When taking a rapid COVID-19 test, timing is important.

The CDC recommends testing when you experience COVID-19 symptoms or if you’re asymptomatic 5 days after exposure. The 5-day timing allows your body to develop a viral load that’s high enough to be detected by the rapid antigen tests.

In April, a study published in JAMA found that symptomatic individuals with an initial negative at-home test tested positive 1 to 2 days later when their viral load increased.

It’s important to note the high incidence of false-negative results with antigen tests. You can have an active SARS-CoV-2 infection but have a negative antigen test because your body has a low viral load.

This is why experts often recommend following up on any negative at-home tests with a PCR test.

A PCR test can be more accurate because it can detect the virus at much lower levels in your system than a rapid antigen COVID-19 test.

But you can receive a false negative test if you take a PCR test too early, like right after exposure. So, while you may have an active SARS-CoV-2 infection, there may not be enough viral genetic material in your sample for the PCR to detect.

Though PCR tests are suitable for detecting active SARS-CoV-2 infections, you should not use them to determine the end of your quarantine period.

Most people are no longer contagious 10 days after the onset of symptoms or a positive test. But because the tests can pick up tiny fragments of the virus, some people may be positive for weeks or more after they’ve recovered and are no longer contagious.

An antibody test can help determine whether you’ve had COVID-19 by measuring IgM, IgG, and IgA blood levels. The presence of these antibodies indicates that you’ve:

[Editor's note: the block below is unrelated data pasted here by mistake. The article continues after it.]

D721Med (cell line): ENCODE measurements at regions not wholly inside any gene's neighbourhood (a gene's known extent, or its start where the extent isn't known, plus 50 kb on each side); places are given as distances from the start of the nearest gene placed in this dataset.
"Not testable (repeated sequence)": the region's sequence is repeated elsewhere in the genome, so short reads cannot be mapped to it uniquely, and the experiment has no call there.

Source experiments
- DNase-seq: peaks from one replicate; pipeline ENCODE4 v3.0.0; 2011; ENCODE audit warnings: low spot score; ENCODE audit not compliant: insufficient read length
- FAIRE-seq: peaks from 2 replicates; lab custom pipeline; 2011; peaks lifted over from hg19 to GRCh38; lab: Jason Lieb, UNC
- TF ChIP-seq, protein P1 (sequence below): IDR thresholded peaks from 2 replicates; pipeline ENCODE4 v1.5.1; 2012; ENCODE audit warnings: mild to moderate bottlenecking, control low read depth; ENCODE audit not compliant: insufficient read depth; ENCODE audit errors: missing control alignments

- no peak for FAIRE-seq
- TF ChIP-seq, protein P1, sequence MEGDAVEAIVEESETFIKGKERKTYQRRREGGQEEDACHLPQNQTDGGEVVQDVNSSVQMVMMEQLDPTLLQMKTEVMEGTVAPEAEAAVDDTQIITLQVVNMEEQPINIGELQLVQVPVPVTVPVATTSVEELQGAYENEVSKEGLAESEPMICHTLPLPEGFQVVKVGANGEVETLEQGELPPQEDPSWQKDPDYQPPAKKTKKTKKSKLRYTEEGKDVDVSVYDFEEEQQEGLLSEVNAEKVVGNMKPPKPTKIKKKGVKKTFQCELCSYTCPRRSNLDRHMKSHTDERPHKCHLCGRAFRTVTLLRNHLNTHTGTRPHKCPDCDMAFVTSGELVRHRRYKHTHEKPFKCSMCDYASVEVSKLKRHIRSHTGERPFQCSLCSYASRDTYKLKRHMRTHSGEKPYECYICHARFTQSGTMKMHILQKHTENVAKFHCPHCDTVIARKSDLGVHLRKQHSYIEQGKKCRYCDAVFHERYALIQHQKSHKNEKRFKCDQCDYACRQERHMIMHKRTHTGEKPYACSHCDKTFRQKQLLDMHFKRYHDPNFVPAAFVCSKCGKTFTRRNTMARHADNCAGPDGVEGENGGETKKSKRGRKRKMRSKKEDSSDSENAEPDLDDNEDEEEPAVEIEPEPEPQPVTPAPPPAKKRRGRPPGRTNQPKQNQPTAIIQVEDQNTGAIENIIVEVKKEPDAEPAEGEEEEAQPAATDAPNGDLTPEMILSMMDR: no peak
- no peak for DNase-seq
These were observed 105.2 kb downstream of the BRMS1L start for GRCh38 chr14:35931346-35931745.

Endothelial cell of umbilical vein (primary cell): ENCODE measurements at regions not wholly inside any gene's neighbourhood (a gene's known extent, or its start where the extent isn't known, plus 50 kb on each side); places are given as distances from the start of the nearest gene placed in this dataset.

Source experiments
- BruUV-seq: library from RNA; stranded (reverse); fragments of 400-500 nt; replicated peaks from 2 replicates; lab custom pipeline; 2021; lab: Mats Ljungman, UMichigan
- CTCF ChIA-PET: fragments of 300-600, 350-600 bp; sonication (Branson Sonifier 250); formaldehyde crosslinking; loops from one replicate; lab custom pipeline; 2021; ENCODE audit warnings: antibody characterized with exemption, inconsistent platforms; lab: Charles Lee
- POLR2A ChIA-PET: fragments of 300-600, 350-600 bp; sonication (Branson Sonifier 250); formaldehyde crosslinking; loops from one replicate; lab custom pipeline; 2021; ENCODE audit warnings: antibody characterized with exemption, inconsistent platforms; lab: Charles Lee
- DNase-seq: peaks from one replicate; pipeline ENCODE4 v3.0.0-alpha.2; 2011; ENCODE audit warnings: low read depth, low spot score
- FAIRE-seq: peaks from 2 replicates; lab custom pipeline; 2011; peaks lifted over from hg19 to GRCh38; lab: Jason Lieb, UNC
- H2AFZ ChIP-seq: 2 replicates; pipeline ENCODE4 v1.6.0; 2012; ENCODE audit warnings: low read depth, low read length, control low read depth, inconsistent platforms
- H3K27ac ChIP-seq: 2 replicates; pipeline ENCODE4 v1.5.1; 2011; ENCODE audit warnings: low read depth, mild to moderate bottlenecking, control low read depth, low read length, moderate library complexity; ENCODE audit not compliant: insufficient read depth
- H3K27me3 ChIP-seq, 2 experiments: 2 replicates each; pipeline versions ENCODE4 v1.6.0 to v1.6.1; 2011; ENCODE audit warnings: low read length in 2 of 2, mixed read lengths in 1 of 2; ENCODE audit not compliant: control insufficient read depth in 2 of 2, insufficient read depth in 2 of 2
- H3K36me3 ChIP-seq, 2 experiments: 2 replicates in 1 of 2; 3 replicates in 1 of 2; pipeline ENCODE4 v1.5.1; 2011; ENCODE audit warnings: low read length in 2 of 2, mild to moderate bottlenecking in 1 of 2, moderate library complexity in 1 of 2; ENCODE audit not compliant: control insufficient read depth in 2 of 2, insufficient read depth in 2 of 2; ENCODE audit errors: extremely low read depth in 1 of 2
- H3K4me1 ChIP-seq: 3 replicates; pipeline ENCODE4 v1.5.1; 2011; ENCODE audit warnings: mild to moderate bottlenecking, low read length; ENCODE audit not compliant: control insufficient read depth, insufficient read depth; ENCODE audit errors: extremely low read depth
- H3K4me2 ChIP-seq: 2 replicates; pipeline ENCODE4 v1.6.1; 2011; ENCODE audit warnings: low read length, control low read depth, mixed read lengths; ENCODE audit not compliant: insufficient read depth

• been exposed to a SARS-CoV-2 infection
  • built up immunity against the COVID-19 virus

While antibody tests can determine whether you’ve had past exposure to the virus, they can’t detect active SARS-CoV-2 infections.

If you’ve completed the CDC’s recommended guidelines for quarantine, an antigen test is more accurate in helping you determine whether to end or continue your isolation.

Also, newer testing methods are emerging, making it possible to get PCR-quality test results at home.

If you suspect you’ve been exposed to COVID-19 or are experiencing symptoms of illness, talk with a doctor right away.

In addition to providing advice on monitoring and evaluating your symptoms, a doctor can help determine which COVID-19 test is right for you.

While no testing method is entirely accurate, knowing the differences between the types of COVID-19 tests can help you choose the best for your situation.

Antigen tests like the rapid at-home tests are convenient, affordable options for at-home testing.

Though molecular or PCR tests take time to process, they’re highly sensitive and are more accurate at detecting an active SARS-CoV-2 infection.

If you suspect you’ve been exposed to COVID-19 and can’t take an antigen or PCR test, an antibody test can help determine whether you’ve had a past infection.

Regular testing is one of the key ways to stop the spread of COVID-19. To find COVID-19 testing near you, visit your state’s health department website or the Department of Health and Human Services to find a comprehensive list of community-based testing sites.